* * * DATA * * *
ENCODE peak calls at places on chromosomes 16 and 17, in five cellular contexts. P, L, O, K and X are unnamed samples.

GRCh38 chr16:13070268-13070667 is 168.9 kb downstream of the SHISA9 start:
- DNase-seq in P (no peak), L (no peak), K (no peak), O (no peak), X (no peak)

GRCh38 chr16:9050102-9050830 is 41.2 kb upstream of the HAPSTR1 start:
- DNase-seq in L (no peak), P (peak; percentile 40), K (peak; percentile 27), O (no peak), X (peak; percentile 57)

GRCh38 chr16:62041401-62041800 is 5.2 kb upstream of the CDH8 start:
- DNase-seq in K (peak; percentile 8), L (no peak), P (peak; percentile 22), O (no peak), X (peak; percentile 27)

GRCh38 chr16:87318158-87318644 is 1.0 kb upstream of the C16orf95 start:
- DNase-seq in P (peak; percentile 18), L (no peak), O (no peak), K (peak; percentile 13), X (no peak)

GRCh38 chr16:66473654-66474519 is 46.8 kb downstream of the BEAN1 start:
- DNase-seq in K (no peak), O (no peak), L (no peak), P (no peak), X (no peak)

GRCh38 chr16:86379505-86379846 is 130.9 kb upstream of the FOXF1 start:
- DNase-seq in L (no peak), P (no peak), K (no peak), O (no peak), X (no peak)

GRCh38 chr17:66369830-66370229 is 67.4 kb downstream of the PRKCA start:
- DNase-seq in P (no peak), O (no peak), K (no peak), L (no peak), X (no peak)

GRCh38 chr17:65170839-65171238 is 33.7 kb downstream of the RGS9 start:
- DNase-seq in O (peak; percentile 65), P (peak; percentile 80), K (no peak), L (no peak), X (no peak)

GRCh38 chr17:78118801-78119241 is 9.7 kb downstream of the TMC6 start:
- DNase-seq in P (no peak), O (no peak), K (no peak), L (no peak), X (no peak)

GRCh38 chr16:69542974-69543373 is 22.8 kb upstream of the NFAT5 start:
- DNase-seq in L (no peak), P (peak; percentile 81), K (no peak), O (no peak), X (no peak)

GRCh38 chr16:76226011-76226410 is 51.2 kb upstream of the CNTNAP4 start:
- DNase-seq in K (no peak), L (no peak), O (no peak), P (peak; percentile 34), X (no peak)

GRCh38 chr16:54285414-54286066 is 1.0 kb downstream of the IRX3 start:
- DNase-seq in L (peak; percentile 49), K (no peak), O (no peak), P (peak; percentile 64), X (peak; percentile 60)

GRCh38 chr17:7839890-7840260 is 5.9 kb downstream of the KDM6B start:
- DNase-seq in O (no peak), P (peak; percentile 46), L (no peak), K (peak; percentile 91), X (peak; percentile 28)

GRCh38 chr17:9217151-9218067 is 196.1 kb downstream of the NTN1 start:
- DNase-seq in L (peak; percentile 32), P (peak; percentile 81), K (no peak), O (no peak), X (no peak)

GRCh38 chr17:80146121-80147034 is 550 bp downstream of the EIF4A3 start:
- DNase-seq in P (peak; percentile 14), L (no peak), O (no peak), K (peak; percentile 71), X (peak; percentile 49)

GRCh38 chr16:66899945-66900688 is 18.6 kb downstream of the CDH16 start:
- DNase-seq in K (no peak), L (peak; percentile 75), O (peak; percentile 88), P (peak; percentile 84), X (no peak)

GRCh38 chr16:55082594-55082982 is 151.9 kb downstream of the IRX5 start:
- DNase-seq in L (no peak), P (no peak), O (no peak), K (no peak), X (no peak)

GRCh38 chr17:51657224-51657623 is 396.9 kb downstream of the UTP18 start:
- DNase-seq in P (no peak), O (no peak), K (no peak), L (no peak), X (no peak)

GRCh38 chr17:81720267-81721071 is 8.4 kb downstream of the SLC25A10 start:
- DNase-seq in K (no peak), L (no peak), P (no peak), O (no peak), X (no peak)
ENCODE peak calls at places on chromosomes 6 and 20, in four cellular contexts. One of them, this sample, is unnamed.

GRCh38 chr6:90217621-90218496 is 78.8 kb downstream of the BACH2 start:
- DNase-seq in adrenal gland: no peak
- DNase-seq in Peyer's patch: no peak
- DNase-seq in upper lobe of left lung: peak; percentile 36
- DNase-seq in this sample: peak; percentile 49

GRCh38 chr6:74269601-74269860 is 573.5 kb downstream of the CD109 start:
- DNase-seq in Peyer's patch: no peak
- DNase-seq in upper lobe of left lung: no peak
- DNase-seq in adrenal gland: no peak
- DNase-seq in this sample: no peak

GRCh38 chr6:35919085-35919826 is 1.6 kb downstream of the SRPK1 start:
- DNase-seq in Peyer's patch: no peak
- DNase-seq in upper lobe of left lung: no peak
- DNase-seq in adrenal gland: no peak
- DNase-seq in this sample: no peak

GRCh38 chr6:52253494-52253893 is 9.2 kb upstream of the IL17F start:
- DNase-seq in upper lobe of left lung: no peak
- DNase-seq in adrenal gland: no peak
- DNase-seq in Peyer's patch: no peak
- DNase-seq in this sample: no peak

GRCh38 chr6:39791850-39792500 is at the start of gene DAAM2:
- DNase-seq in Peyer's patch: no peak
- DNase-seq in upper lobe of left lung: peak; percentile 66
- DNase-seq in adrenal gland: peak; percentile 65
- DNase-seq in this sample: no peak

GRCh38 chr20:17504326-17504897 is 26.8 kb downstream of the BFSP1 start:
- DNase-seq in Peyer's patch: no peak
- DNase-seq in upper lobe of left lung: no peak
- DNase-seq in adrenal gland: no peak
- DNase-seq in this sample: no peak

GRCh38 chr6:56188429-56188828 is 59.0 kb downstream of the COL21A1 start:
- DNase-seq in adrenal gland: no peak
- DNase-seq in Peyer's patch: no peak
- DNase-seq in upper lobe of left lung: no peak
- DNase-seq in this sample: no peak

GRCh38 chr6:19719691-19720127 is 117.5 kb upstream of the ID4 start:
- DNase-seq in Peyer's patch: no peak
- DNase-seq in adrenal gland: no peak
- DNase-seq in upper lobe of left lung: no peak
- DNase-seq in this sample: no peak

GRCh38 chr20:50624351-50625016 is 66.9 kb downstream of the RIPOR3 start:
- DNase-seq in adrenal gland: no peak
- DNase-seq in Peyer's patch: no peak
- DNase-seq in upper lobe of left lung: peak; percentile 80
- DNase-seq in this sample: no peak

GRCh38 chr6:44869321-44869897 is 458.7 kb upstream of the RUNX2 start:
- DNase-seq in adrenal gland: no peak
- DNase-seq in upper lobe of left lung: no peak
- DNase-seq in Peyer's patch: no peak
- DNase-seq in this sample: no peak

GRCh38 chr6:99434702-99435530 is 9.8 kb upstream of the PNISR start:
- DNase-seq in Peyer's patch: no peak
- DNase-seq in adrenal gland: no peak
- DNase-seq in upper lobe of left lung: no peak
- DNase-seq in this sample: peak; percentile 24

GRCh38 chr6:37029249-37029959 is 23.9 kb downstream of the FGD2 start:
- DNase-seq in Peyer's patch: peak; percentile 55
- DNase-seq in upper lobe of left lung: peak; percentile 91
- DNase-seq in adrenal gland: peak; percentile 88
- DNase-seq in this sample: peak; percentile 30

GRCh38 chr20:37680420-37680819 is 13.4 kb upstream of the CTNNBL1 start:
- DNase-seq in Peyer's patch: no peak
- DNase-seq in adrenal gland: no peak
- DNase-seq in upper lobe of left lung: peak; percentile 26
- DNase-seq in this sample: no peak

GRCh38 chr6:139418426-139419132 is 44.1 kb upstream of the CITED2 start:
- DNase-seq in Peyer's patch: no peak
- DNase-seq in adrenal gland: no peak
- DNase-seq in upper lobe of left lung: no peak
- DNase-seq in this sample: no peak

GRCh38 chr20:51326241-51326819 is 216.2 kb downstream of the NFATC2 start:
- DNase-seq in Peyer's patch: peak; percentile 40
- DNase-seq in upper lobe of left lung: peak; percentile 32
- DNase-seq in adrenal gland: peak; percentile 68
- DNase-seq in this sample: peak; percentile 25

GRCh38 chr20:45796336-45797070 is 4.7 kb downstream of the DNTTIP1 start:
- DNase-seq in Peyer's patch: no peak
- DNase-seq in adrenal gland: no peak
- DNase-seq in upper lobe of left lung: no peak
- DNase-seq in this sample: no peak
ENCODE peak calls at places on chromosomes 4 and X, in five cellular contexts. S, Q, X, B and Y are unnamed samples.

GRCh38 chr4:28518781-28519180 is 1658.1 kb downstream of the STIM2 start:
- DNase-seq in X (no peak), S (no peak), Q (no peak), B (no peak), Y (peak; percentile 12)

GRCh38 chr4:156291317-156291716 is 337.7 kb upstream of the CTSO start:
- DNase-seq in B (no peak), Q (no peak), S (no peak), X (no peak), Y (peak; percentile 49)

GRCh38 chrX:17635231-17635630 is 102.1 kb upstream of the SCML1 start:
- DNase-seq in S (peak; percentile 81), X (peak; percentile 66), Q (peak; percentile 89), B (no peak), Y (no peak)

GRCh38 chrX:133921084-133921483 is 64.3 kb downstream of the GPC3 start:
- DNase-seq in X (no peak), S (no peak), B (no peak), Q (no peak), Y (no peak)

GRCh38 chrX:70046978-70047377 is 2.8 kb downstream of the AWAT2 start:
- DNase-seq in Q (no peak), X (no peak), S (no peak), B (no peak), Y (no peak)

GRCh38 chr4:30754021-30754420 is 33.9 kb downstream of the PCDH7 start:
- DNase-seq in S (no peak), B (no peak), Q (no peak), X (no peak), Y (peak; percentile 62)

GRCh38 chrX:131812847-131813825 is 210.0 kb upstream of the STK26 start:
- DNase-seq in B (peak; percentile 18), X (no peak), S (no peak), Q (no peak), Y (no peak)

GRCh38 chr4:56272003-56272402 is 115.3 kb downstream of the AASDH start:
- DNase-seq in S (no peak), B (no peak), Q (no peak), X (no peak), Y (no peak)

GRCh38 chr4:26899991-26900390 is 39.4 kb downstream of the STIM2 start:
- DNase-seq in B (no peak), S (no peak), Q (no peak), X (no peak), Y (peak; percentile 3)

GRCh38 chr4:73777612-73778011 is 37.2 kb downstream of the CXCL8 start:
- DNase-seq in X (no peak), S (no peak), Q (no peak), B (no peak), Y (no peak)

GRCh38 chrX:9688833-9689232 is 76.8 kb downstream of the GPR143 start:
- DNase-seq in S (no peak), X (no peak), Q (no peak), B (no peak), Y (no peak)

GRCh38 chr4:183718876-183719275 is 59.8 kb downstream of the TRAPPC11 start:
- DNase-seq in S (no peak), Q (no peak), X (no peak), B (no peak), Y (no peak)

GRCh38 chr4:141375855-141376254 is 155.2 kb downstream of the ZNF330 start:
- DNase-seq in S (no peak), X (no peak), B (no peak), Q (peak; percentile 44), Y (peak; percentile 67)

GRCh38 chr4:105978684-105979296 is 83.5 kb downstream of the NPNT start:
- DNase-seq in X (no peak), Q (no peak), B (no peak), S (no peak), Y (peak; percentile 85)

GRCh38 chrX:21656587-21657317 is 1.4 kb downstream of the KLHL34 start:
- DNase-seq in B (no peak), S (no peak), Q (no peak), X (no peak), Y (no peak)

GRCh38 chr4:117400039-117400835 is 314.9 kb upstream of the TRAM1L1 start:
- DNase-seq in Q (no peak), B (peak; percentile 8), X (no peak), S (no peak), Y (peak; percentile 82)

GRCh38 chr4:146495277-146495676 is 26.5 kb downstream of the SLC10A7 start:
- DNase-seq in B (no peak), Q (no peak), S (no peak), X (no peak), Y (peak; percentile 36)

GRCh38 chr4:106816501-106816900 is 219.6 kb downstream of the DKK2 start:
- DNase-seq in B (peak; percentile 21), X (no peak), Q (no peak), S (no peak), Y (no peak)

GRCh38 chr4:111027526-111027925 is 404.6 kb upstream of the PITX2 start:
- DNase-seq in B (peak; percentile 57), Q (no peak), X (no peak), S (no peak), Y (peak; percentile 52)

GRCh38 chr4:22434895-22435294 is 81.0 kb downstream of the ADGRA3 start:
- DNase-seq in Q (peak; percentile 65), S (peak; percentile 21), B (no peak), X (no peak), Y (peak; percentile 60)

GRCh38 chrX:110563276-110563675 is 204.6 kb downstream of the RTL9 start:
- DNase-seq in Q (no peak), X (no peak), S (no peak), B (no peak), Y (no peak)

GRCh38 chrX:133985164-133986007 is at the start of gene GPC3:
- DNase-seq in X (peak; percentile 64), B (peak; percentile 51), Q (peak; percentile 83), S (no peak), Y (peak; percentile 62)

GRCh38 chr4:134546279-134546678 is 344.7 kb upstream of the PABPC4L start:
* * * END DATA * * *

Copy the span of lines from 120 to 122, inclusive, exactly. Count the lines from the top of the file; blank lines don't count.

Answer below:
- DNase-seq in this sample: no peak
ENCODE peak calls at places on chromosomes 4 and X, in five cellular contexts. S, Q, X, B and Y are unnamed samples.

GRCh38 chr4:28518781-28519180 is 1658.1 kb downstream of the STIM2 start: